Monty Python's Life of Brian
Monty Python's Life of Brian (1979) is a film by the Monty Python comedy troupe set in the time of Jesus Christ. The main character, Brian, is mistaken for the Messiah throughout the film. The film satirises both politics and religion. The production started shortly after the completion of Monty Python and the Holy Grail was completed. The film was funded by the former Beatle George Harrison, who started Handmade Films and invested £3 million in the production. It was filmed in Tunisia and reused sets from the Franco Zeffirelli's 1977 production Jesus of Nazareth.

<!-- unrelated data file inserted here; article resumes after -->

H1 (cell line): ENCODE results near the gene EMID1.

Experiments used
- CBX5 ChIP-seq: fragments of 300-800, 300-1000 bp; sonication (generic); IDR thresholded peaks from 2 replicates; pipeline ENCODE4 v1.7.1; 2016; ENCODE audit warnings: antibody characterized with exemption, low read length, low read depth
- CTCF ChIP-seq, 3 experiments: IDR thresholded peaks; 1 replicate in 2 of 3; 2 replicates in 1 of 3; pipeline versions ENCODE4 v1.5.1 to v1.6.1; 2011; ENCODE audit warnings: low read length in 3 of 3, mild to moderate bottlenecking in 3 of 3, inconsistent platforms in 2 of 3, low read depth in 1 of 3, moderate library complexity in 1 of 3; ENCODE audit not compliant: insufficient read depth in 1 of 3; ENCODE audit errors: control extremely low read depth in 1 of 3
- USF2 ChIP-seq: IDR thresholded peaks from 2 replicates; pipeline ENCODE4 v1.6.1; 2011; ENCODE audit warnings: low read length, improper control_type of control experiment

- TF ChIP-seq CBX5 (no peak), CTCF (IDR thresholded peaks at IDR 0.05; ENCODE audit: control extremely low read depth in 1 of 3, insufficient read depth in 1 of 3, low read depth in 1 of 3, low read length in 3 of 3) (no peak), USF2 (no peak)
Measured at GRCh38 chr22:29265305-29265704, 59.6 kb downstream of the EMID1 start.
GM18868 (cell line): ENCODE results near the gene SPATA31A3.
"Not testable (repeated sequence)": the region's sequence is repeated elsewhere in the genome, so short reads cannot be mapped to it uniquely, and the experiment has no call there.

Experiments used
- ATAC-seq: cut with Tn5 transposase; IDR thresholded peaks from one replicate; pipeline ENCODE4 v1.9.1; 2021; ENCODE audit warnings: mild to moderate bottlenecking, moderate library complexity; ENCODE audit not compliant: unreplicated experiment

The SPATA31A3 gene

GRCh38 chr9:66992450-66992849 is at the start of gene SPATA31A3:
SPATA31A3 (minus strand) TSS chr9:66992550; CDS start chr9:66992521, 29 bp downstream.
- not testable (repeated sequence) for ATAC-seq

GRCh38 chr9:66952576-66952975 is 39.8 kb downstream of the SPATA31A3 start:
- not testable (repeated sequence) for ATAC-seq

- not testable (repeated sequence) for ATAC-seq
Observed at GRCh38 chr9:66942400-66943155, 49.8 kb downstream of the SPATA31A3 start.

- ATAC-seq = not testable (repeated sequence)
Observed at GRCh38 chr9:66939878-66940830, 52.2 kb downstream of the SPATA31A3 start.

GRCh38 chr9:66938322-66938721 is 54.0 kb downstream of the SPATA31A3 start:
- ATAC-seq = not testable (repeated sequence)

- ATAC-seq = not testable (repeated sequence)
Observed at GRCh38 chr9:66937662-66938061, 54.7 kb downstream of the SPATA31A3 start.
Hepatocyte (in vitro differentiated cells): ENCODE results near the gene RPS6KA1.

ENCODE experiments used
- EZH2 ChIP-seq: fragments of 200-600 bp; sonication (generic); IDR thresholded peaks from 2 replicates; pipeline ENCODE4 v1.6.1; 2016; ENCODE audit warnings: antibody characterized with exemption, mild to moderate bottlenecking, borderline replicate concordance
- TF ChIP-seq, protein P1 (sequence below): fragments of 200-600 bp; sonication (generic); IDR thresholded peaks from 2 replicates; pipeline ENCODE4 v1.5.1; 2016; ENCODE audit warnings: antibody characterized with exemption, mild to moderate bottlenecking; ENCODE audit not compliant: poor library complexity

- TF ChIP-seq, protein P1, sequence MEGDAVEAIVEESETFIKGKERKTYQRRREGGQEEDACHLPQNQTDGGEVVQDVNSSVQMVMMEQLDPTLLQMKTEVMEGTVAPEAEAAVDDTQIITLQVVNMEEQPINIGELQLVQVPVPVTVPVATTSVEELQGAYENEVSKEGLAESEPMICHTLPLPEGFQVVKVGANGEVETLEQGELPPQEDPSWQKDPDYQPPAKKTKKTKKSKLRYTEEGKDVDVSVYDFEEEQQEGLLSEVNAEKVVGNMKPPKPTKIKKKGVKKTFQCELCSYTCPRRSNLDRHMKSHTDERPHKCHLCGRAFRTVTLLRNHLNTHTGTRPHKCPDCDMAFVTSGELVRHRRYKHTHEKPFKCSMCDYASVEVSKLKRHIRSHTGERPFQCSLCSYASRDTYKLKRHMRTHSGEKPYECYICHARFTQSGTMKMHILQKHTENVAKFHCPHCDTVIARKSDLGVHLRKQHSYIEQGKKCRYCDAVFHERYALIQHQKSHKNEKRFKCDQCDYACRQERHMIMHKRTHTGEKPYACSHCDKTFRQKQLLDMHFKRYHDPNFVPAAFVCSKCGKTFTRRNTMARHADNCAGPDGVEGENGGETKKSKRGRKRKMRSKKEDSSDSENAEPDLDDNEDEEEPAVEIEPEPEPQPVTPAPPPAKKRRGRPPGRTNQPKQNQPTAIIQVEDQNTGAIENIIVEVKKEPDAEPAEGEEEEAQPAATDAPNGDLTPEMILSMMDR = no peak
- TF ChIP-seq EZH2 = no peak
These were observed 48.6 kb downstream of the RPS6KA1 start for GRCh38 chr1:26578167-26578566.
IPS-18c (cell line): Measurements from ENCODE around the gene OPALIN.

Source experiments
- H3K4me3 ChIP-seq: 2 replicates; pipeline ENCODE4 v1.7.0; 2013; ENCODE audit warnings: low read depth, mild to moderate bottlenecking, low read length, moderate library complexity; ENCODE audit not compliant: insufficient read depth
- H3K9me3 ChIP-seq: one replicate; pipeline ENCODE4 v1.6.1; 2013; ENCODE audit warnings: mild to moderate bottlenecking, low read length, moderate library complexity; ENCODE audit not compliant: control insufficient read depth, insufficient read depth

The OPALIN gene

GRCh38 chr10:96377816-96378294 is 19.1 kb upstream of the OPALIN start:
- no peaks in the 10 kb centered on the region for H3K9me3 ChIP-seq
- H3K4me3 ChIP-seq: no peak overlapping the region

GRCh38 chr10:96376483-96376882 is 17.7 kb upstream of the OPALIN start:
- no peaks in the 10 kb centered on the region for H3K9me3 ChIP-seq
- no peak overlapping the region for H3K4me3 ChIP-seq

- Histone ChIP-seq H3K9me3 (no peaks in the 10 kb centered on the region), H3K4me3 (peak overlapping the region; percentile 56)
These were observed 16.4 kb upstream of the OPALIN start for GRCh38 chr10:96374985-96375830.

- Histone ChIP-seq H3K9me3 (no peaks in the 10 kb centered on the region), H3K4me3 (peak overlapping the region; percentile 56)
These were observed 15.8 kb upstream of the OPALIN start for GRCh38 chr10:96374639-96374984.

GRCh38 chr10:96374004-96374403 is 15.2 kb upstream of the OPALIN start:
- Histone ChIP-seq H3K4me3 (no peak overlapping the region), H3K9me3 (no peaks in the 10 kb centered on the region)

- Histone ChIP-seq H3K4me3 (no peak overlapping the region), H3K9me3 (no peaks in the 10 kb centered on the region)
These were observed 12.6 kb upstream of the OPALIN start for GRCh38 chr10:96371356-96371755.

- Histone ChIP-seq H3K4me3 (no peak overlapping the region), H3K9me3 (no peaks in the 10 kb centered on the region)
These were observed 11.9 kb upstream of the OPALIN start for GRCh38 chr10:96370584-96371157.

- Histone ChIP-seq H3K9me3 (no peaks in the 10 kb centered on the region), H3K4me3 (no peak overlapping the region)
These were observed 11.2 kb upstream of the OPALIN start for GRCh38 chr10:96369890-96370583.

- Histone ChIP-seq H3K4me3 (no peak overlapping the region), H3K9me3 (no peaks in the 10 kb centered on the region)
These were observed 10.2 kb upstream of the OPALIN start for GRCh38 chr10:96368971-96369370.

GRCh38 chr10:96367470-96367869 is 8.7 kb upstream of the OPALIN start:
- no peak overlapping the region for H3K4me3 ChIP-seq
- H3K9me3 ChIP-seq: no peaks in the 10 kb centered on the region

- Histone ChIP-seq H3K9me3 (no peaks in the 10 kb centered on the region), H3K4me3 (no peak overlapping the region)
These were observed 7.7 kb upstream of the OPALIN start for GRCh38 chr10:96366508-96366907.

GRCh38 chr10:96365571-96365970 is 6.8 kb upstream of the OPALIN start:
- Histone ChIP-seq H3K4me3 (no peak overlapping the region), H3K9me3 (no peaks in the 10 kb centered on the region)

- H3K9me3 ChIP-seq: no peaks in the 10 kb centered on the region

The film attracted significant criticism from Jews and Christians. In New York City, there were protests and pickets by rabbis and nuns. The Republic of Ireland banned the film for eight years, and Norway banned it for a year. In the United Kingdom, the morality campaigner Mary Whitehouse and her organisation, the Nationwide Festival of Light, distributed leaflets and picketed at cinemas. A number of town councils across the country banned the film, as did the whole county of Cornwall, prompting cinema owners in the adjacent county Devon to offer bus rides across county lines to watch it. Shortly after the film's release, BBC Two hosted John Cleese and Michael Palin in a discussion with the Christian writer and journalist Malcolm Muggeridge and the Bishop of Southwark, Mervyn Stockwood. The debate became farce very quickly, as it was apparent that Muggeridge and Stockwood had not watched the opening scene where it was established that Brian was not in fact Christ. Following the debate, the satirical television programme Not The Nine O'Clock News did a sketch entitled General Synod's Life of Christ where Rowan Atkinson sends up Stockwood's pomposity, as he tries to defend a film produced by the Church of England's General Synod that casts Jesus Christ as having the same relation to John Cleese as Brian has to Jesus in Life of Brian.